a branch of animal husbandry concerned with the raising and use of camels; developed in desert, semidesert, and arid steppe zones. In the USSR two species of camels are raised: single-humped (dromedaries), which are animals of hot climates (Turkmen SSR, Tadzhik SSR, Uzbek SSR); and double-humped (Bactrians), adapted to severe, freezing winters (Kazakh SSR, Kirghiz SSR, northern Uzbek SSR, Kalmyk ASSR, Tuva ASSR, and in the Astrakhan’, Volgograd, and Chita oblasts). The following double-humped breeds are raised in the USSR: Kalmyk, Kazakh, and Mongolian. The arvana is the single-humped breed. The largest and most powerful camels are the Kalmyk Bactrians. The arvana camels excel all other breeds in milk production. Hybrids of single- and double-humped camels, distinguished by their greater dimensions, power, and endurance, are widespread. Hybrids of the first generation (nary and inery) are not mated among each other, since they produce inferior offspring. The male hybrids are castrated, while the females are mated with males of one of the parent forms—Bactrians or dromedaries—and the subsequent raising of hybrids is conducted by absorptive crossbreeding. Hybrids of crossbreeding with Bactrians (kospaki) have a double hump and are close to Bactrians; hybrids of crossbreeding with dromedaries (kokherty) are single-humped and close to dromedaries. In the USSR, dromedaries constitute approximately 34 percent, Bactrians 44 percent, and hybrids 22 percent of the livestock population. In the USSR camel-breeding farms conduct breeding work to improve the working and productive qualities of camels: Sakar-Chaga in Turkmenia and Kzyl-Uzen and Timur in Kazakhstan.
Camel breeding is an extremely economical branch of animal husbandry. Camels feed on pastures the year round. In periods unfavorable to pasturing, they are fed hay; during periods of heavy work and in the mating season, concentrated fodders. In winter they are watered once a day; in summer, twice. They are housed in accommodations of the simplest type: in summer in range yards with awnings, in winter in corrals and barns. The premises must be clean and dry, since camels are very sensitive to dampness. Mechanization of watering, milking, and shearing of camels makes possible an eventual decrease in the cost of keeping the animals.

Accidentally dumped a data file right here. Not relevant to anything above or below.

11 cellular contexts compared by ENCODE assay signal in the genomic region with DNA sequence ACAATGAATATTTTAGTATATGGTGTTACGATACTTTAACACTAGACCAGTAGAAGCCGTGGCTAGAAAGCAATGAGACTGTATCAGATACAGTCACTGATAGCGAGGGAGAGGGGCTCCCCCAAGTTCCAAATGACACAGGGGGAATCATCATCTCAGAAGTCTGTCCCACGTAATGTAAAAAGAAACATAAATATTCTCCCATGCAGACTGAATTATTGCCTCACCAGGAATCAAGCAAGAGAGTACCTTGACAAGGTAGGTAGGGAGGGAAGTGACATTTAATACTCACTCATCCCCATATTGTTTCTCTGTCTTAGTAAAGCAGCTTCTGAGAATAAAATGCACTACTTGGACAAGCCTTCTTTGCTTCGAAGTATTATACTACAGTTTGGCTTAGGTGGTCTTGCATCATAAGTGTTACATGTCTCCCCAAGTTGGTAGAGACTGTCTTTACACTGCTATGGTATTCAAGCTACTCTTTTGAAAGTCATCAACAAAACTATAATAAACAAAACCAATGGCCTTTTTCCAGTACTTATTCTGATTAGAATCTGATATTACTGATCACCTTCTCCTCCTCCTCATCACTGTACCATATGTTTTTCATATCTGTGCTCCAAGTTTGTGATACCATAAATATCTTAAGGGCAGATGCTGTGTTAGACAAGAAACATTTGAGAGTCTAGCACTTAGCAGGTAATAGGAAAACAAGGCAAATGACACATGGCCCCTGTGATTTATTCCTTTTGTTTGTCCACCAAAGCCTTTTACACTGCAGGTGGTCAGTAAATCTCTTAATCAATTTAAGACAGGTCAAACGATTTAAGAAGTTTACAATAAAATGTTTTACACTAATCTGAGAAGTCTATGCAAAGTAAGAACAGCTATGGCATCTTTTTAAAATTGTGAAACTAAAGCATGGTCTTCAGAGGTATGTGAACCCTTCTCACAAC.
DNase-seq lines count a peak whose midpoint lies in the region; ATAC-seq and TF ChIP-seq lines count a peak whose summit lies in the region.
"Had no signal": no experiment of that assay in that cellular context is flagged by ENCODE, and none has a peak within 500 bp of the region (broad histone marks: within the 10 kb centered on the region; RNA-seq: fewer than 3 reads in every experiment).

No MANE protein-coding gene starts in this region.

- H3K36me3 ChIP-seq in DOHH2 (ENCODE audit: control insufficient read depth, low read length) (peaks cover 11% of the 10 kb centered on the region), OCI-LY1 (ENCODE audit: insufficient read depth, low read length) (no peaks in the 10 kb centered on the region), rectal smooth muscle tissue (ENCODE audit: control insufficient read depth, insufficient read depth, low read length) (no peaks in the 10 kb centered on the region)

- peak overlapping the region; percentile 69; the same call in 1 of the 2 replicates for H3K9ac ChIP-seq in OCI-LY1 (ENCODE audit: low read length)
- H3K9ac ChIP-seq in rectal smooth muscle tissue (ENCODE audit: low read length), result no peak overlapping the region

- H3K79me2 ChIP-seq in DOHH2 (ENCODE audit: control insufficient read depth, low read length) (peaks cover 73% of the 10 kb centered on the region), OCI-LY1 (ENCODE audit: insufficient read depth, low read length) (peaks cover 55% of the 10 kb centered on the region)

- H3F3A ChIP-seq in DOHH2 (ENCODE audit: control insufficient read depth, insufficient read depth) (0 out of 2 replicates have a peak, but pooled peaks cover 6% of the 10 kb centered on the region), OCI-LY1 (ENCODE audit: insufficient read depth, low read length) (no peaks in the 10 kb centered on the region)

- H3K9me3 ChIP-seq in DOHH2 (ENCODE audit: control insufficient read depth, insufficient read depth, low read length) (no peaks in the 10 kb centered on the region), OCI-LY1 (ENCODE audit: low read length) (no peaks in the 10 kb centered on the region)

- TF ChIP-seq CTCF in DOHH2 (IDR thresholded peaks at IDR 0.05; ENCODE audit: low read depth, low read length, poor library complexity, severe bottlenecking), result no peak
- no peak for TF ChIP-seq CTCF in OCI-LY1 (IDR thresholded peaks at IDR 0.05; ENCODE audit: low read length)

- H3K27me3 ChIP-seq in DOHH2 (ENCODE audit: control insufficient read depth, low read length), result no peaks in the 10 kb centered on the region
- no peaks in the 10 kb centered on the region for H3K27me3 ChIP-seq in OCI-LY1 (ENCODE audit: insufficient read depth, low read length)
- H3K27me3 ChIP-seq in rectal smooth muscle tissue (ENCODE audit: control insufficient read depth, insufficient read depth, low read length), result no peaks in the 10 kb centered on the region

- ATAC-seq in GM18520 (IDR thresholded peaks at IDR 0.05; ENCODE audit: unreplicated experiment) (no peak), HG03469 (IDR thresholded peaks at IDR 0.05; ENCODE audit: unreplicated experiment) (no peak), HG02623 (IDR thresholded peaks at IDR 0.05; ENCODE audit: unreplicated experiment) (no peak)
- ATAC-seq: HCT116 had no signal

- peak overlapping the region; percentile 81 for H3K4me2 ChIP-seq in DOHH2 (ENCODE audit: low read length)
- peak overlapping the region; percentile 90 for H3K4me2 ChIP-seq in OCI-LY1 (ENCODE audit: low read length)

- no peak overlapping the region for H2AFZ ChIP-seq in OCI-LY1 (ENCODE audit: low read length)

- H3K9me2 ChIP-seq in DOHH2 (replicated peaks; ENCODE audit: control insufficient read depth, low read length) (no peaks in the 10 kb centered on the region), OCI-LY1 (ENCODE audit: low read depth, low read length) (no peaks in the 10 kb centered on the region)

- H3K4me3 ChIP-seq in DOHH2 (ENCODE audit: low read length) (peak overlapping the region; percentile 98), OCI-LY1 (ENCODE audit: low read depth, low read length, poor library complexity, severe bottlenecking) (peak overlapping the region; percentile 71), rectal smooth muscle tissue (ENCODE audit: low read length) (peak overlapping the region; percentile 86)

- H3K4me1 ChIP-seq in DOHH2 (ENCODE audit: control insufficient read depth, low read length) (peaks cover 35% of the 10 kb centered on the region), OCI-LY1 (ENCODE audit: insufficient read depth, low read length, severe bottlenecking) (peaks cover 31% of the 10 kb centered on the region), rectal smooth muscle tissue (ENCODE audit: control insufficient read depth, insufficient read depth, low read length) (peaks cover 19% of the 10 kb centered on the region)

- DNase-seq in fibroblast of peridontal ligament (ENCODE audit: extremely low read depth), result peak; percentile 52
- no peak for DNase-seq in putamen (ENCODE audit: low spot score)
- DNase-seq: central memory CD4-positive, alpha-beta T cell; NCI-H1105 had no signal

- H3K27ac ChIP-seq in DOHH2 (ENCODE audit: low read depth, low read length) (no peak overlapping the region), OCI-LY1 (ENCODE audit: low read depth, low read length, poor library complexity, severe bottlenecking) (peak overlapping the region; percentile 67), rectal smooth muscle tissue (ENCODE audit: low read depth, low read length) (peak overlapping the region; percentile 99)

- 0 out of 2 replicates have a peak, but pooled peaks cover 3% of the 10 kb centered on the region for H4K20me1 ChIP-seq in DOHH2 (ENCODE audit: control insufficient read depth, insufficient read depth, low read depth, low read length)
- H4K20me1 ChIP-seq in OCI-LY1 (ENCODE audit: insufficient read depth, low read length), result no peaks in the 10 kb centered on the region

In the USSR the number of camels used as the principal means of transportation in regions of developed camel breeding has been significantly decreased as a result of the mechanization of transport (motor transport, railway, helicopters, and so on). On Jan. 1, 1969, there were 263, 600 camels in the USSR, including 99, 300 on individual farms.
Camel breeding is most developed in the countries of Africa (total camel population, 8.5 million head, including 2.5 million in the Sudan, 2.3 million in Somali, and 970, 000 in Ethiopia) and Asia (total camel population, 3.7 million head, including 1.08 million in India, 601, 000 in Pakistan, 680, 000 in Mongolia, and 360, 000 in Saudi Arabia). The world camel population in 1967-68 was 12.2 million.
REFERENCELakoza, I. I., and V. A. Shchekin. Verbliudovodstvo i osnovy os-lovodstva i muloproizvodstva. Moscow, 1964.
I. I. LAKOZA